The holiday season usually is a joyful time. Many families look forward to gathering with relatives and friends, exchanging gifts and celebrating traditions. But COVID-19 and
physical distancing have brought a new kind of stress this holiday season.
There are ways families can cut down their stress during the holidays. Sticking to
routines as much as possible, exercising, eating healthy food, and getting plenty of
sleep can help. Pay attention to how much time your kids—and you—spend on screens. And avoid the pressure to spend a lot on gifts, focusing on the simple joy of spending time together.
If your toddler's tantrums or teen's mood swings seem more intense
during the pandemic, though, it could be a sign that they need support to
manage emotions and behavior.
Beyond “normal" holiday stress
Even if your family does not know someone who is directly affected by the virus, it may be hard for children to manage their feelings. When making plans, parents should think about how their child has handled holiday stress before.
COVID-19 is harder for some families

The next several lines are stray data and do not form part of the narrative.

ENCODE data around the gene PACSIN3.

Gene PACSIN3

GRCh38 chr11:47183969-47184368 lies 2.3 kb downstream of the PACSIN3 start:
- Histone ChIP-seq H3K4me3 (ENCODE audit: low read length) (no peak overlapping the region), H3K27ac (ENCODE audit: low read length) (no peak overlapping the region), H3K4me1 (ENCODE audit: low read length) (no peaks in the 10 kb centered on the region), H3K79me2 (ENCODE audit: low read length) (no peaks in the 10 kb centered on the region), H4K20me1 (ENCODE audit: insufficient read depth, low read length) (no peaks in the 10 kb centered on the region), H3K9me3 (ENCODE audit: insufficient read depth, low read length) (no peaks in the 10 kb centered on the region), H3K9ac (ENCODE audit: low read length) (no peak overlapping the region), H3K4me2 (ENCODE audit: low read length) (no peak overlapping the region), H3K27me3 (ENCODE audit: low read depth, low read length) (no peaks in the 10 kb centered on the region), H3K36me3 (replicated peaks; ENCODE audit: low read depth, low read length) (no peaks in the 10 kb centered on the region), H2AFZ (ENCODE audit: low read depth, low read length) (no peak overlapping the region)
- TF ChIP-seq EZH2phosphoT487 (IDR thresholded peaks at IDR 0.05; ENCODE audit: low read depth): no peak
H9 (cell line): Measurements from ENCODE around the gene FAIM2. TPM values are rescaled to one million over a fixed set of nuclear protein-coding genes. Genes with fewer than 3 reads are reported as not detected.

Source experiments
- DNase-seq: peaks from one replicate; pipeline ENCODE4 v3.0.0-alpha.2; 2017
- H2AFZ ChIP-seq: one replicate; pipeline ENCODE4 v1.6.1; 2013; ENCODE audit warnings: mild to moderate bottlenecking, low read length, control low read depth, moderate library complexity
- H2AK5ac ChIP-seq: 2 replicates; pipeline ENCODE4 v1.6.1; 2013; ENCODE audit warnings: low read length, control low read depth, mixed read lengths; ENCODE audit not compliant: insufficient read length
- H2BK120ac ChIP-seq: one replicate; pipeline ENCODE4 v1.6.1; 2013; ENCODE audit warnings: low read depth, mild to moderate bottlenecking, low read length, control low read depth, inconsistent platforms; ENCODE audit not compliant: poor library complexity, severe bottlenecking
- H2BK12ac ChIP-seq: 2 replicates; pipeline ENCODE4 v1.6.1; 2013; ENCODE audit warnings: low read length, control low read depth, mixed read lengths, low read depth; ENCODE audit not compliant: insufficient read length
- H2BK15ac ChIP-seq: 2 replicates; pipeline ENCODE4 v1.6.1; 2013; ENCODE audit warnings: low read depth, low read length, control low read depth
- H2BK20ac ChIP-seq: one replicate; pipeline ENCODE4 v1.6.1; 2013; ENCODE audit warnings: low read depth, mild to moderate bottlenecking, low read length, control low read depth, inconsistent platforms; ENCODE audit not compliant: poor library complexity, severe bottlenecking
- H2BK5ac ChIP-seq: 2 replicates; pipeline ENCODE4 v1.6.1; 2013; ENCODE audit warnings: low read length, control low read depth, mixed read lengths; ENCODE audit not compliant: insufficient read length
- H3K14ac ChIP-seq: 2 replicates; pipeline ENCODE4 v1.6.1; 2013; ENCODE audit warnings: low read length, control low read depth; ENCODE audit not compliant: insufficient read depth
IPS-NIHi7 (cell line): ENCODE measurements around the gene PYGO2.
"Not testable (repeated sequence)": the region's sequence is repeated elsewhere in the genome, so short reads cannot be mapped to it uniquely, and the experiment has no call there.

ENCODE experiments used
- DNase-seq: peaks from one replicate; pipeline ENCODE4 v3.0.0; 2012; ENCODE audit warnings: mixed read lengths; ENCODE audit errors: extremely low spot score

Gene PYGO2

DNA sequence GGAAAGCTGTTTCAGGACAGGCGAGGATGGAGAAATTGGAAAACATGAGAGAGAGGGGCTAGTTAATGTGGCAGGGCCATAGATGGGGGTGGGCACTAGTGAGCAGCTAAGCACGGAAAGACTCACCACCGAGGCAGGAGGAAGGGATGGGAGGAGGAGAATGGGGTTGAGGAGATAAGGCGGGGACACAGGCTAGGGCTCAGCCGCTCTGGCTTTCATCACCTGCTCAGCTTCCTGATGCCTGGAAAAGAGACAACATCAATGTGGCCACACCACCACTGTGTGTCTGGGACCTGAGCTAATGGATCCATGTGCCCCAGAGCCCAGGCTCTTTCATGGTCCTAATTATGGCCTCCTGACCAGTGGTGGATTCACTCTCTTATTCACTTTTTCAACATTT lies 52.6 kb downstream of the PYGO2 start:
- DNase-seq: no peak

During a normal
fall or winter, children and adults may feel lost, sad or isolated. Most times, a parent or another caring adult or friend can help a child or teen manage their stress. Your child's stress this holiday season may depend on your family's hardships. Think about getting extra support this year if your family is affected by the stress of:
Finding joy during the holiday season
Spend a few moments each day enjoying the company of your children this holiday season. It can bring your family closer and boost your mood. Try using extra downtime to do these things together as a family:
Use your talents to help others, volunteer and give back to the community.
Talk about your family's culture, heritage, values and spiritual beliefs.
Cook together, for example, making favorite family recipes.
Find ways to play and laugh together. Consider making special
cloth face coverings to wear during the holiday season
Aim to be present in the moment. Teach kids to use
mindfulness and relaxation to cut down on stress.
gratitude as a family.
It is perfectly fine to
call your pediatrician. Get help right away if you are worried that your child might hurt themselves or someone else. Your pediatrician can help determine if any mood problems are caused by underlying health conditions or medications. They can put you in touch with psychologists, psychiatrists, or social workers.
We are all going through unprecedented times, and the holiday season will not take away how difficult that feels for a child. Instead, families can try to focus on ways to give to others. When they learn to share their time or talent with those who have less, children
build resilience that will last long after the pandemic is over.